Edna O'Brien finds much in Euripides and Iphigenia to chime with her own artistic tastes and concerns. Her programme notes portray the ancient Greek tragedian as a rebel and an outcast, for daring to dramatise the awkward and unpleasant aspects of stories that challenged the complacency of official mythologies and thus of the contemporary Athenian polity.
O'Brien's text, too, sums up its own preoccupations in a couple of separate lines from the opening minutes of Anna Mackmin's Sheffield Crucible production: "In time of war, unspeakable, unthinkable things are done" and "Oh, the passions, the passions." In her rendering of the story of Agamemnon's sacrifice of his beloved daughter to appease the goddess Artemis and so earn fair winds for the Greek armada to Troy, O'Brien gives us feelings ratcheted up to the heights and also the dishonour of a system that sees human life as an acceptable price for civic exigencies (as most recently also in her novel In The Forest).
Lisa Dillon's Iphigenia is almost saintly in her cheerful, girlish innocence, until the news breaks that she has not been called to the port of Aulis for marriage to Achilles but for her death; her ultimate fatalistic resolution is both noble in itself and irredeemably grim in the context of the play as a whole. Lloyd Owen's Agamemnon is a conscientious man who finds the strength to meet his monarchical obligations but not the greater strength to assert his humanity, although we see him and Menelaus (John Marquez) turning and overturning their own and each other's hearts as to whether the reclamation of the faithless Helen is worth Iphigenia's life.
As Agamemnon's queen, Clytemnestra, Susan Brown shows us the gradual hardening of the heart that will lead to the events recounted in better known Greek dramas. O'Brien concentrates on those fragments of the Greek text most confidently ascribed to Euripides, and so jettisons the cop-out ending whereby divine intervention substitutes a sacrificial deer for the princess at the last moment. In this version, the final moments are Clytemnestra's. Iphigenia is bound in her wedding veil and carried on a ladder/hurdle out through the auditorium, accompanied by almost the entire company, to a blaring, sombre dirge; Clytemnestra is left alone on a darkened stage, keening.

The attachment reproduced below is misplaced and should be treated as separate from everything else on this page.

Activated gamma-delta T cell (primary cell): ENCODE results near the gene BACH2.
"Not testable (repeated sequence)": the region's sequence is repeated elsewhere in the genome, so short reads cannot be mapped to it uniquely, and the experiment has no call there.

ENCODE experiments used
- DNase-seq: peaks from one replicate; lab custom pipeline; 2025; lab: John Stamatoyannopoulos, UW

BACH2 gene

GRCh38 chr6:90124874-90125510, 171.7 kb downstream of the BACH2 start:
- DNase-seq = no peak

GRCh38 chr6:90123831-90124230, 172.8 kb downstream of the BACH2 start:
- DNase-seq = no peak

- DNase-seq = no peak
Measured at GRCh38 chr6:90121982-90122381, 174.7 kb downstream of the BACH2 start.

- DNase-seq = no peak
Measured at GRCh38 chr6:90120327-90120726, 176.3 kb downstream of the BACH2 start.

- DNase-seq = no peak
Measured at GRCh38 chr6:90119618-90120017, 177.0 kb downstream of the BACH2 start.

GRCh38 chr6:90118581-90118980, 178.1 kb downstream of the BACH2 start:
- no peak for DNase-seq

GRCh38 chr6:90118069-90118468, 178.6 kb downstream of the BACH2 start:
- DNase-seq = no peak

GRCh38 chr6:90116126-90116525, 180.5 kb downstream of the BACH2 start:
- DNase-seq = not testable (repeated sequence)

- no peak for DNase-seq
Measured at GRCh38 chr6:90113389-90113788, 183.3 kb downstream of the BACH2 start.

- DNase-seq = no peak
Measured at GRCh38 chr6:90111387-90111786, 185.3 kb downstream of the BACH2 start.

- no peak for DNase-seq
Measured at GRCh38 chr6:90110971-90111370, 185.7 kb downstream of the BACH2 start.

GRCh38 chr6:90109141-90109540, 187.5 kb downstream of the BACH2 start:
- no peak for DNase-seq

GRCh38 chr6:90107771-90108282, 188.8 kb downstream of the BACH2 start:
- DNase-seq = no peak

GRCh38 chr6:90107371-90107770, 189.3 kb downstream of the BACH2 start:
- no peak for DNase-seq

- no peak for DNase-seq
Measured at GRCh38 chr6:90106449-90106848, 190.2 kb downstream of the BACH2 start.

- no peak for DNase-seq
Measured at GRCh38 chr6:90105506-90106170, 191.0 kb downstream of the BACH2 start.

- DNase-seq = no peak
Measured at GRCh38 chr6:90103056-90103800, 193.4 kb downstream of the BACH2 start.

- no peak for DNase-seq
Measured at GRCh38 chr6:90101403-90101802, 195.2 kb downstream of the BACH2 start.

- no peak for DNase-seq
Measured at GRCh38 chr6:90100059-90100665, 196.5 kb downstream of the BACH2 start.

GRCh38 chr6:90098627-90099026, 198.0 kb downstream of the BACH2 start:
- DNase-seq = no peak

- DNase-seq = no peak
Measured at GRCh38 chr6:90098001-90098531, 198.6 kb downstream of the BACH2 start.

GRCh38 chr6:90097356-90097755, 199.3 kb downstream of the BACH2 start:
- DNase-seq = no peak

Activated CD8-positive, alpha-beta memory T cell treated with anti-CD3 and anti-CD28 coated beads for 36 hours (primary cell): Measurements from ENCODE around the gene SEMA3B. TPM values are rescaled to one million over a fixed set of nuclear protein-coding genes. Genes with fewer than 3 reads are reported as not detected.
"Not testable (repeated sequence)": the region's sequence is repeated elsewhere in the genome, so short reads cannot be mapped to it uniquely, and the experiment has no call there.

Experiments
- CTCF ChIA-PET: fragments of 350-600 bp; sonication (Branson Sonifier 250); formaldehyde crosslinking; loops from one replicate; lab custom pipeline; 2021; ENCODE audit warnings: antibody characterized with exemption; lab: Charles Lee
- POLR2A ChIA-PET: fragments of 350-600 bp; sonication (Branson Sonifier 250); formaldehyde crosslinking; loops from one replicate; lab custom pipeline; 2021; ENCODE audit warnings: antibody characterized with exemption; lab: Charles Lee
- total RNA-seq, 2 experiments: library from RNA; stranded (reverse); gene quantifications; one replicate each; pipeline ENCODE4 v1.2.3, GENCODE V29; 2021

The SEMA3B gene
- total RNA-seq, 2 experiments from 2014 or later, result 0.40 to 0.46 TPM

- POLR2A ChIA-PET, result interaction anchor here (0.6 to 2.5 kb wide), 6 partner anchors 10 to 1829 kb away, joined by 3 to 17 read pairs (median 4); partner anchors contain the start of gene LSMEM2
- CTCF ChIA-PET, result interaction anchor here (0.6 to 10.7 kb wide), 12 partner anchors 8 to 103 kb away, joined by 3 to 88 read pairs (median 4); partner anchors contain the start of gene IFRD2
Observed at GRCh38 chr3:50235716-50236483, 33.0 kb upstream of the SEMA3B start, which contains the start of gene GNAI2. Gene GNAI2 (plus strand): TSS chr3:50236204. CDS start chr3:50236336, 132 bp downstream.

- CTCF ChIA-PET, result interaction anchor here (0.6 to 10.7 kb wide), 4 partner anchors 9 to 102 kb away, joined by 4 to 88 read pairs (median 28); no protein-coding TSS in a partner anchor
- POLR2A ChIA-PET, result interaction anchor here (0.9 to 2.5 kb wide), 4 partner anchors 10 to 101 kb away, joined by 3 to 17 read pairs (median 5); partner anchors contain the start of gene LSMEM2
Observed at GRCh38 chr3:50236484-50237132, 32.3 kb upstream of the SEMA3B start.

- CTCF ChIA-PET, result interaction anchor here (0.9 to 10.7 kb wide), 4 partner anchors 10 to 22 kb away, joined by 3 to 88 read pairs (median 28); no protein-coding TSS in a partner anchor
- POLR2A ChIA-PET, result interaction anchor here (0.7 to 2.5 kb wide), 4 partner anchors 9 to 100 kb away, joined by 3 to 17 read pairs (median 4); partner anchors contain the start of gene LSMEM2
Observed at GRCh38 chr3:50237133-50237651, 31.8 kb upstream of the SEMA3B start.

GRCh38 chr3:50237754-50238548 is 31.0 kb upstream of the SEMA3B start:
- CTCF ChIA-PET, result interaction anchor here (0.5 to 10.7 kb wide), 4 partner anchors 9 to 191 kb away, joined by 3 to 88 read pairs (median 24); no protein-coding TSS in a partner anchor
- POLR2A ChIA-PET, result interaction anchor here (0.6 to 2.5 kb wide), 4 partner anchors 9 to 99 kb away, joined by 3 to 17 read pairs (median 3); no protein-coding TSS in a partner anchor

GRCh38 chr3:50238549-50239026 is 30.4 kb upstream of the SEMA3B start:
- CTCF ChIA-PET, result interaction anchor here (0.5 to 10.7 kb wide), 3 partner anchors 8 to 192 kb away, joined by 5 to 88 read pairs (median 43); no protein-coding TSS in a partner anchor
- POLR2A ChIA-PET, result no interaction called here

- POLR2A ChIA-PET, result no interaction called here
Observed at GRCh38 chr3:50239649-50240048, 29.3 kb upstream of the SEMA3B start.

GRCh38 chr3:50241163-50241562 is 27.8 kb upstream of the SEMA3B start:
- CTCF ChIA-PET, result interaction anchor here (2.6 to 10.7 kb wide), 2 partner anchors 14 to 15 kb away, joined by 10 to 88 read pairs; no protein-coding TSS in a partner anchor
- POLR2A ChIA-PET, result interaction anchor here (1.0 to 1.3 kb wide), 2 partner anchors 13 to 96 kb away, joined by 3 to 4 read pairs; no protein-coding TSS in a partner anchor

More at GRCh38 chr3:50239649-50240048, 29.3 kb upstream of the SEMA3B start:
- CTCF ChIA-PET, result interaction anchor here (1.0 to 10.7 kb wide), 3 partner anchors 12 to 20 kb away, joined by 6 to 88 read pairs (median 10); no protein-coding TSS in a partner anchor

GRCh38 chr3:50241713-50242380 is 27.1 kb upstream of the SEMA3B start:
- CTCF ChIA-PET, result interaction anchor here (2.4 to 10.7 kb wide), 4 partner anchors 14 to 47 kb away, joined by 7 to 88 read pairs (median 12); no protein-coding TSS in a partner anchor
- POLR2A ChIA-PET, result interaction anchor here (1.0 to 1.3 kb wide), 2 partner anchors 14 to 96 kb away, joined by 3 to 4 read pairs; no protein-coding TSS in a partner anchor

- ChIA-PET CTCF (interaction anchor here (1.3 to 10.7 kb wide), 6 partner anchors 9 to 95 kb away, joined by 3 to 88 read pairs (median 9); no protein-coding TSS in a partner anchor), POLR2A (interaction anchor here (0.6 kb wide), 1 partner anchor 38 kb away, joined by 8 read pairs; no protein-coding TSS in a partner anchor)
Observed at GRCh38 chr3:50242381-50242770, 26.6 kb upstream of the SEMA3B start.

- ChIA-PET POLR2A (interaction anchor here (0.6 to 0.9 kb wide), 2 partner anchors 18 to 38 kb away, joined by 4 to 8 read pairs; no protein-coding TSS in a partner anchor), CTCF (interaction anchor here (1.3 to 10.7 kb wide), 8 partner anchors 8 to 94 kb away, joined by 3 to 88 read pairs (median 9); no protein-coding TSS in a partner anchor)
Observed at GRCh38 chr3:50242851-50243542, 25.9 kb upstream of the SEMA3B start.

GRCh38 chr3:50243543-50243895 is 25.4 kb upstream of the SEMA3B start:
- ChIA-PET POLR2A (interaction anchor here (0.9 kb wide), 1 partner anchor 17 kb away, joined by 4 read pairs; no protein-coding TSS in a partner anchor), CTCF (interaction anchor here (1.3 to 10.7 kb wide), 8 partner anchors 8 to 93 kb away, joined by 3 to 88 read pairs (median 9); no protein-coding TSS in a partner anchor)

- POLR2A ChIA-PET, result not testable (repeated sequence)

We then hear the thunder which signifies the deed itself; the rest of the company rush back across the stage, giving praise for the winds we can now hear whistling. Rain begins to fall; the lights come up just enough for us to see that this is a rain of blood drenching Clytemnestra. The Witch who serves as chorus leader foretells that, on Agamemnon's return from Troy, Clytemnestra will murder him; the queen embraces the prophecy with black thankfulness. After 75 minutes, this play is over, but we know how the story continues.
Written for the Financial Times.
Copyright © Ian Shuttleworth; all rights reserved.
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